You have assurance in what you hope for? I could use me some of that.
        lilyelainehawkwakawaka,
        Bravado isn’t exactly the word I was looking for, but it looked good in the sentence. I was reaching for something more along the lines of optimistic self-delusion.
        I have no doubt people refer to “wine’s transcendence” all the time. I even believe it and don’t blame Tyler for using it. It is just the sort of phrase that, when uttered out loud, has a sort of earnestness that cynical souls (e.g. me) find cringe-worthy.

        • Thanks, Zeke. I can appreciate cynicism when it’s honest (when people are honest about it, and recognize that in themselves). I have it sometimes too. I’m still skeptical of your idea of optimistic self-delusion too–what is a word for what you’re saying? huh…–that’s seems too strong a claim to make of winemaking, doesn’t it? What do you think? I’m curious why you’d want to attach such an idea to the winemaking process and the winemaker’s willingness to wait.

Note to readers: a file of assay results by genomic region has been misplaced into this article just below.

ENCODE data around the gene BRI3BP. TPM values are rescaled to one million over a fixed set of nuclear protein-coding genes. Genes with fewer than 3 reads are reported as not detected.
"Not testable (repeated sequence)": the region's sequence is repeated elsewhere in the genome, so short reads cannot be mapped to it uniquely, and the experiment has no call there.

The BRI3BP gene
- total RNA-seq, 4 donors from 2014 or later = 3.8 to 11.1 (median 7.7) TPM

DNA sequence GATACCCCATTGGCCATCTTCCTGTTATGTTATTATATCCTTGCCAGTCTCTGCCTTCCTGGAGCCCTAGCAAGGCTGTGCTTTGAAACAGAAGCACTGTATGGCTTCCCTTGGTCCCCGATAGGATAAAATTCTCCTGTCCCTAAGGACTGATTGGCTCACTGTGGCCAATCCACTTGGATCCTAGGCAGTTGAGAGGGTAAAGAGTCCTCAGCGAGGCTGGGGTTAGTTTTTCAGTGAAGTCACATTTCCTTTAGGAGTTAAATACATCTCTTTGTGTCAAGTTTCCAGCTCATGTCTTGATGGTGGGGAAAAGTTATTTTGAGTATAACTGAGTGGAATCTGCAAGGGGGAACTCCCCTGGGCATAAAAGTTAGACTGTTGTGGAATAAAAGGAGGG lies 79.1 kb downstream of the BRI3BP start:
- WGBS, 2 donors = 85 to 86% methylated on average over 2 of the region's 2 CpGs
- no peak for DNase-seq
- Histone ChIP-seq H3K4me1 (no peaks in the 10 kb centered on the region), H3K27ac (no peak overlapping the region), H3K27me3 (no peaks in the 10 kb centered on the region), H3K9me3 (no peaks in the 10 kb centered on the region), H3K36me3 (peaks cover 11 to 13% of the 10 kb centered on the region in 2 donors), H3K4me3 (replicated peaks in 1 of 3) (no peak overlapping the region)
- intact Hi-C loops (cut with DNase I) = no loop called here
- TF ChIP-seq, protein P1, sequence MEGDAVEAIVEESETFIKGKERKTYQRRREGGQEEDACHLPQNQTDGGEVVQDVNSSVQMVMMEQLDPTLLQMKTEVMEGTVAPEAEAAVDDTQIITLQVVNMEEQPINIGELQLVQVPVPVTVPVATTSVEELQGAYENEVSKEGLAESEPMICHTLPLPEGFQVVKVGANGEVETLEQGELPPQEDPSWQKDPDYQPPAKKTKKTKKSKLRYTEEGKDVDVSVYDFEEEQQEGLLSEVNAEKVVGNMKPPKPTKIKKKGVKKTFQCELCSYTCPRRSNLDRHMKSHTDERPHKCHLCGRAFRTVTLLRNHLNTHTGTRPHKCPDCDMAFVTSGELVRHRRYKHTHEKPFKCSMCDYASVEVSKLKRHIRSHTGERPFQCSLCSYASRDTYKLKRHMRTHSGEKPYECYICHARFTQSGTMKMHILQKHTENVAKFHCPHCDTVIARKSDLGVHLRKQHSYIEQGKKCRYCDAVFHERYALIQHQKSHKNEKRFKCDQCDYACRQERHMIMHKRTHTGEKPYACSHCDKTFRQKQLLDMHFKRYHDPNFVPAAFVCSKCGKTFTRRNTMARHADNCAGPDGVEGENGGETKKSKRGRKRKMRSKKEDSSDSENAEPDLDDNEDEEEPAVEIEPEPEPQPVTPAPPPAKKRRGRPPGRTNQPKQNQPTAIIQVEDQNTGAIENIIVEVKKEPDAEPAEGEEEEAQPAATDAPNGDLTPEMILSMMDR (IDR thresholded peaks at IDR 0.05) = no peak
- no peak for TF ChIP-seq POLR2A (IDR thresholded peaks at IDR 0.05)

• Zeke, indeed you are a cynic’s cynic. I appreciate your consistency and for such a cynic you are quite a quality person. How is this so!?! Ultimately I think we have very different presuppositions that clearly impact how we view the world. In your world, hope probably seems delusional, or – more kindly – a necessary figment of our minds to keep us from being totally depressed? But don’t you hope anyway? Hope in good people, hope for your kids, hope that your wines are good? Are you satisfied with that simply being optimistic delusion? Cause that seems hopeless to me.